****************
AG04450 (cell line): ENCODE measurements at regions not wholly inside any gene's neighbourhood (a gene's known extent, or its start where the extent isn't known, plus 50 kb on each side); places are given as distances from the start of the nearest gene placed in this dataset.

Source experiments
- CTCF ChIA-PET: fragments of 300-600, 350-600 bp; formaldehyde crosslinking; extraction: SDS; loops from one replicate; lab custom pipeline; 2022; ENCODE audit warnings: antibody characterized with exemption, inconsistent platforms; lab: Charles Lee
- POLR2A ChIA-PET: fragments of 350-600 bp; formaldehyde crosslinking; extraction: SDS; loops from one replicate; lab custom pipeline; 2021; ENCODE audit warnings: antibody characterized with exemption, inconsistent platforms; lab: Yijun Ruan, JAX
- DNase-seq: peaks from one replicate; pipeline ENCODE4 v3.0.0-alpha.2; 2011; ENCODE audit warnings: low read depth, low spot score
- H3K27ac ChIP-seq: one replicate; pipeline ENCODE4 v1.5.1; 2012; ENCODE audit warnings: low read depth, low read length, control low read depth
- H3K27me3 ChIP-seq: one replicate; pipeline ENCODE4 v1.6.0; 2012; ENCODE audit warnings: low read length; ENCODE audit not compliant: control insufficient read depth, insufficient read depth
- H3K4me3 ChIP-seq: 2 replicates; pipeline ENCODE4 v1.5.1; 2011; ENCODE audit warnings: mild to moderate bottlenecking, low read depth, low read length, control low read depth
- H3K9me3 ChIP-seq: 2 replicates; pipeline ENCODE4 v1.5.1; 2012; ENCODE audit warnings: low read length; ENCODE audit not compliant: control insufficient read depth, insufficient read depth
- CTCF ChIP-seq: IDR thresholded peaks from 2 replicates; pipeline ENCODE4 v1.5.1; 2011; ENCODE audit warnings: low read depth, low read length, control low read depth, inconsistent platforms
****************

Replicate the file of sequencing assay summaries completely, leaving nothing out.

AG04450 (cell line): ENCODE measurements at regions not wholly inside any gene's neighbourhood (a gene's known extent, or its start where the extent isn't known, plus 50 kb on each side); places are given as distances from the start of the nearest gene placed in this dataset.

Source experiments
- CTCF ChIA-PET: fragments of 300-600, 350-600 bp; formaldehyde crosslinking; extraction: SDS; loops from one replicate; lab custom pipeline; 2022; ENCODE audit warnings: antibody characterized with exemption, inconsistent platforms; lab: Charles Lee
- POLR2A ChIA-PET: fragments of 350-600 bp; formaldehyde crosslinking; extraction: SDS; loops from one replicate; lab custom pipeline; 2021; ENCODE audit warnings: antibody characterized with exemption, inconsistent platforms; lab: Yijun Ruan, JAX
- DNase-seq: peaks from one replicate; pipeline ENCODE4 v3.0.0-alpha.2; 2011; ENCODE audit warnings: low read depth, low spot score
- H3K27ac ChIP-seq: one replicate; pipeline ENCODE4 v1.5.1; 2012; ENCODE audit warnings: low read depth, low read length, control low read depth
- H3K27me3 ChIP-seq: one replicate; pipeline ENCODE4 v1.6.0; 2012; ENCODE audit warnings: low read length; ENCODE audit not compliant: control insufficient read depth, insufficient read depth
- H3K4me3 ChIP-seq: 2 replicates; pipeline ENCODE4 v1.5.1; 2011; ENCODE audit warnings: mild to moderate bottlenecking, low read depth, low read length, control low read depth
- H3K9me3 ChIP-seq: 2 replicates; pipeline ENCODE4 v1.5.1; 2012; ENCODE audit warnings: low read length; ENCODE audit not compliant: control insufficient read depth, insufficient read depth
- CTCF ChIP-seq: IDR thresholded peaks from 2 replicates; pipeline ENCODE4 v1.5.1; 2011; ENCODE audit warnings: low read depth, low read length, control low read depth, inconsistent platforms